With the GDPR deadline only 17 days away I thought I’d do a bit of extra research for you, so that if you’re feeling a bit overwhelmed with it all you know where to go for the right guidance and information. Please be aware that everything I put in this post is only information I have gathered from a variety of online sources and it does not constitute legal advice. You must do your own research and get up to speed for yourself. I’m merely here to signpost the way and highlight things you should probably know and need to find out.Read More
It’s been a little while since we talked about writing-specific issues here on the blog, so I thought I’d return to something I’ve mentioned before and which I get asked about again and again – whether to write your artist’s statement in the 1st person or 3rd person. In my opinion it doesn’t matter which you choose so long as the writing suits the audience you are writing for and the work that you make (see my post on this topic). You can write a superb artist’s statement, that sounds professional and engaging, in either.
So, let’s assume you’ve thought about who and what the writing is for, and have decided which point of view works best for your work… and it’s the 3rd person. Now what? Here are some tips to help you get started and write that awesome artist’s statement.Read More
There has been an undeniable shift in mood during the last week. Some days it seems I can perceive the light changing and the weather shift. Although not cold, the mornings are chillier and I can no longer pretend that the evenings are balmy and long. A new season is here. Every year I try to remind myself not to grasp, not to try to hold onto time beyond what is natural. Summer passes into autumn and it is right that it does. Whether I feel ready or not is beside the point.
This year, I am more aware of the French notion of la rentrée. This season, which goes beyond merely ‘back to school’ at the beginning of September, infuses life at this time. It is a return. A return to life as normal after the long summer. Now, this probably makes more sense for a country which definitely experiences a long hot summer, and which almost closes up shop for a month or two. This return is a very real thing. Children return to school, adults return to work, politics gets going again, the media begins a new schedule and even the literary world joins in, launching hundreds of new titles. But, I think it is also something which we can embrace, psychologically, as creatives.Read More
Public speaking can be scary. Much as it might be tempting to turn to the gin to help with the nerves, I have some tips which will help you harness those feelings and allow you to find your natural voice. [Just to be clear, in this context I am calling all situations where you might need to talk about your work, to other people, ‘public speaking’. I’m not limiting it to giving a talk or a speech.]Read More
When you are communicating about your work through writing, the goal is to find the voice that best expresses your ideas, a voice that sounds authentic. Usually this is your own voice – the voice that sounds like you. It’s so much easier to write in the way that you would naturally talk and it almost always sounds better to the reader. So, once you have found your voice in your writing, you would think that when it comes to communicating verbally, in person, things would be easy. But somehow confidence gets lost and the authentic voice that you’ve harnessed on the page disappears. So often this comes from the anxiety of dealing with your audience face to face (whether at a show, an interview or in a video for promotion) but often it is because we forget to use our natural speaking voices. Now, I can’t help you with the anxiety of public speaking, but I’ve found some great resources which can help you find and reclaim your authentic speaking voice, so that you can communicate clearly and confidently.Read More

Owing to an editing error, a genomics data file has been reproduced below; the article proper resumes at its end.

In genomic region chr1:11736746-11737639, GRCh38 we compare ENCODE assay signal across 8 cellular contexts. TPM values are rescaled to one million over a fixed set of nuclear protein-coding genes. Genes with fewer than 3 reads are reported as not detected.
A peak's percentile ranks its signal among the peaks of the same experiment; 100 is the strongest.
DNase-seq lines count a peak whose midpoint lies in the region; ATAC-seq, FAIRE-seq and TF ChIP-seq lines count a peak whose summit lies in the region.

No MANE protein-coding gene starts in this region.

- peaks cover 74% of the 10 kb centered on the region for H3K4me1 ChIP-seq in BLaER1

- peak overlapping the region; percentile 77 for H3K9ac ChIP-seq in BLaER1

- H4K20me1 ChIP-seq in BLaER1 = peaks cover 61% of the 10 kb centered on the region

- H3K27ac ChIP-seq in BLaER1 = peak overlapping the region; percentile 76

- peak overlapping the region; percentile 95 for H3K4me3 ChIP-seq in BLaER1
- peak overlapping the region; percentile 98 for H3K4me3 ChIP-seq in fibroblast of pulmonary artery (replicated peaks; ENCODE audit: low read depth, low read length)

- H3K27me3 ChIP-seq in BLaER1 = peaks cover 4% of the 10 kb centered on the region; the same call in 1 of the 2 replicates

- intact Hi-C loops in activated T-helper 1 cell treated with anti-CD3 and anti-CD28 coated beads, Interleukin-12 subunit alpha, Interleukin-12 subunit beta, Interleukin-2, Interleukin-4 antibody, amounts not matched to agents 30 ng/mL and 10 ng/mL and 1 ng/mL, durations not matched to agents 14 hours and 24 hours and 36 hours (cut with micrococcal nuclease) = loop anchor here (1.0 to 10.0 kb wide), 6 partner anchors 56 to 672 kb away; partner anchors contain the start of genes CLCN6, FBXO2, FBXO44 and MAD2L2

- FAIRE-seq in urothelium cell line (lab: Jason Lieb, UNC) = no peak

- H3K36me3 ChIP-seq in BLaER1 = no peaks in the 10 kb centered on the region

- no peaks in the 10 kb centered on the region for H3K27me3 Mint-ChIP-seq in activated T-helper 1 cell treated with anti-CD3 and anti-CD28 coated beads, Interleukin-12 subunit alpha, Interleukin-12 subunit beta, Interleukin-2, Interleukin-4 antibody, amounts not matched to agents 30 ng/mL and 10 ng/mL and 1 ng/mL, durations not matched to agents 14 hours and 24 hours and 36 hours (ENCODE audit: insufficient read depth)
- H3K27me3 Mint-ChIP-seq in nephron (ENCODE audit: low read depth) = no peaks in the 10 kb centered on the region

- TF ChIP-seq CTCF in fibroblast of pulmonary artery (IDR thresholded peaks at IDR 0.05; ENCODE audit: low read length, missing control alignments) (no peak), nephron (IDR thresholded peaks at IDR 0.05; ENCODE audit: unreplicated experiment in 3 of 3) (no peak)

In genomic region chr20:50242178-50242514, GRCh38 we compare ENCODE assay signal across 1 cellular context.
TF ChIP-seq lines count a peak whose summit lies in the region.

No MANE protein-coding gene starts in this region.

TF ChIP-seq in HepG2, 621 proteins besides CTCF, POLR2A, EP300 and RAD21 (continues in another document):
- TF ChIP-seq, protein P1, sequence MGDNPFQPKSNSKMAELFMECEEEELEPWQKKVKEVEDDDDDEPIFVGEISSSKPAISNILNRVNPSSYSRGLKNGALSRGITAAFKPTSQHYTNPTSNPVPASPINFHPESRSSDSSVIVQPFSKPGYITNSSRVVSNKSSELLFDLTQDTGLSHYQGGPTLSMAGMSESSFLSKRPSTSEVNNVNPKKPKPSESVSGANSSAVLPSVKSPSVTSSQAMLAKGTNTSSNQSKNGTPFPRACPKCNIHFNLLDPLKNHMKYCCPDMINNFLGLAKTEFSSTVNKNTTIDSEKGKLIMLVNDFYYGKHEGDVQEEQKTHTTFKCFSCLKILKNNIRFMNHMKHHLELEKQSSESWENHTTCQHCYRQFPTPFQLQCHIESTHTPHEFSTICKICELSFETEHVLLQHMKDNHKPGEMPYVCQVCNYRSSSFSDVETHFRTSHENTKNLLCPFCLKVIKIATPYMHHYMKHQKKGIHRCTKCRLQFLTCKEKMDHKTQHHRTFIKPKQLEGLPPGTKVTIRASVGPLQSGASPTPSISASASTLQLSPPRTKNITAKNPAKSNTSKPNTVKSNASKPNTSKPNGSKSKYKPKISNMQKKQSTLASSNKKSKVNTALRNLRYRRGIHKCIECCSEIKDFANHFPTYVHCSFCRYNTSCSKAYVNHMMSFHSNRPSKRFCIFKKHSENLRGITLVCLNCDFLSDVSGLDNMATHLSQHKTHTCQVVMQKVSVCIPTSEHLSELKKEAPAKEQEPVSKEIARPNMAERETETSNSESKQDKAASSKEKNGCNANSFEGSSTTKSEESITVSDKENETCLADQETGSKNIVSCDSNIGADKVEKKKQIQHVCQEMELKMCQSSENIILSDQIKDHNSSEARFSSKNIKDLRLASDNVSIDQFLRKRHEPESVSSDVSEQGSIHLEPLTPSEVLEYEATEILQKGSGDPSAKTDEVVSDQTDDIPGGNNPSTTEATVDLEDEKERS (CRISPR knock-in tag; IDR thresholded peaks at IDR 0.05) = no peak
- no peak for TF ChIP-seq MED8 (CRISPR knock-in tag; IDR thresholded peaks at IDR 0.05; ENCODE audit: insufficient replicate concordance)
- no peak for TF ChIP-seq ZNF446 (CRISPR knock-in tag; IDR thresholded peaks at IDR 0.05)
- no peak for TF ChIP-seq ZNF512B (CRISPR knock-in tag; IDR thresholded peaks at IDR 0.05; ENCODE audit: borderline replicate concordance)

So, you’ve got a show coming up, or maybe you’re just about to reveal a new collection. Perhaps you’ve updated your website or have an online shop to launch. Quite rightly, social media is going to be high on your list of ways to promote this event, but how to keep it from sounding rather same-y after a while, and saturating your audience with the same information?Read More
I am going to let you in on a secret here, one that is going to sound odd coming from someone who spends a lot of her time asking people to write more. The thing is, to write about your work you don’t even have to write at all.Read More
This seems to be a perennial problem for makers. Faced with having to write an artist’s statement, it can be hard to know what to do – use the 1st person ‘I’ or the 3rd person ‘she or he’. Lots of us have been given the advice that the 3rd person sounds more professional and that the 1st person sounds a bit ‘school project’, but I think that’s an over-simplification, and one which doesn’t help with the whole point of writing your artist’s statement: communicating about your work in the best possible way for your work.Read More
I like to think of words as another material at your disposal. That the writing you create, about the things you make, is just as much your ‘work’ as the physical objects. If we think of writing like this, then it makes sense that your writing should look and sound like the things you make- it should reflect your work.Read More